Cooling Benefits of Solar Panels

09/14/2011 |

Photo left: A Google Earth image of the Powell Structural Systems Laboratory with a tilted solar panel array on the north side and a flush solar panel array on the center of the roof.
Photo right: A thermal infrared image of the ceiling of the Powell Structural Systems Laboratory, taken at 5:10 p.m. on April 19, 2009. The color bar shows temperatures in degrees Kelvin. The footprint of the tilted solar panel array is visible as a cool area in the center of the image.

Not only do the solar panels on your building’s roof provide clean power, they cool your workplace too, according to a team of researchers led by Jan Kleissl, a professor of environmental engineering at the University of California, San Diego (UCSD) Jacobs School of Engineering.

Using thermal imaging, researchers determined that during the day, a building’s ceiling was 5 degrees F. cooler under solar panels than under an exposed roof. At night, the panels helped hold heat in, reducing heating costs in the winter.

On the building studied, Kleissl’s team determined that the amount saved on cooling the building amounted to getting a 5% discount on the solar panels’ price over the panels’ lifetime; the savings in cooling costs amounted to selling 5% more solar energy to the grid than the panels are actually producing.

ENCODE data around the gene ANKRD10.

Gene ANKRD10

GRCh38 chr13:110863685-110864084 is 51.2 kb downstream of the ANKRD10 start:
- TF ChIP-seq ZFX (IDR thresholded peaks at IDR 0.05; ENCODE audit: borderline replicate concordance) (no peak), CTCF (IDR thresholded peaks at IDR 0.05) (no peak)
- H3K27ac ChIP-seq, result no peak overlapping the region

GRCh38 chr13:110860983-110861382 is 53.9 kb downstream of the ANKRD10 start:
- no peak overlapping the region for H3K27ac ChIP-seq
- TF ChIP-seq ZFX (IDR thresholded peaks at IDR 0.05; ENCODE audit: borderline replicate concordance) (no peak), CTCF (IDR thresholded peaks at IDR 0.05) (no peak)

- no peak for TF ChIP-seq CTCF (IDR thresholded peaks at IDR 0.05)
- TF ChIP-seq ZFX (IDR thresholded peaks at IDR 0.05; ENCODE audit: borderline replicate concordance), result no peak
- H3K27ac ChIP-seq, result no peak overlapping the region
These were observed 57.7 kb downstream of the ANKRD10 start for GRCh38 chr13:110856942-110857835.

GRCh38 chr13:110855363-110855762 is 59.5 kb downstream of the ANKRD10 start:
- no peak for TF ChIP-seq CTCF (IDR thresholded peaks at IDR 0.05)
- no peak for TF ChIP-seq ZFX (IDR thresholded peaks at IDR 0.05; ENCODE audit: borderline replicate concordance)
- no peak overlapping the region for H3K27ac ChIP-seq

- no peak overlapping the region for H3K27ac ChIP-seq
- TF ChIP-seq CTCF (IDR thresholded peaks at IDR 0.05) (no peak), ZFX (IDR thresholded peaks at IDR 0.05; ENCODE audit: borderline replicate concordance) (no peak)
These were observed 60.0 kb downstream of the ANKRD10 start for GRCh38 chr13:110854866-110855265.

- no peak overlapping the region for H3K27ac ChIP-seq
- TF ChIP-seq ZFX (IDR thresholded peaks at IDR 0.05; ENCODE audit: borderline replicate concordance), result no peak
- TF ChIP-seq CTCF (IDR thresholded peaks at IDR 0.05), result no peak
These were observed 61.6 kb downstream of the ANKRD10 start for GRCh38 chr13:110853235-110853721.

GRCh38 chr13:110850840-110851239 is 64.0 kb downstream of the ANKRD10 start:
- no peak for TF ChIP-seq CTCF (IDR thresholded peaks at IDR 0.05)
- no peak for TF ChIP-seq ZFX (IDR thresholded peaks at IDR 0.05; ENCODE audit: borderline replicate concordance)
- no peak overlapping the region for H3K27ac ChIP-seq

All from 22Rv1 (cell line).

Rather than allowing the sun to beat down onto the roof, which pushes heat through the roof and inside the ceiling of the building, PV panels take the solar beating. In addition, much of the heat is removed by wind blowing between the panels and the roof. These benefits are greater if there is an open gap where air can circulate between the building and the solar panel, so tilted panels provide more cooling. The more efficient the solar panels, the bigger the cooling effect, according to Kleissl. For the building the researchers analyzed, the panels reduced the amount of heat reaching the roof by about 38%.

“There are more efficient ways to passively cool buildings, such as reflective roof membranes,” Kleissl says. “But, if you are considering installing solar photovoltaic, depending on your roof thermal properties, you can expect a large reduction in the amount of energy you use to cool your residence or business.”


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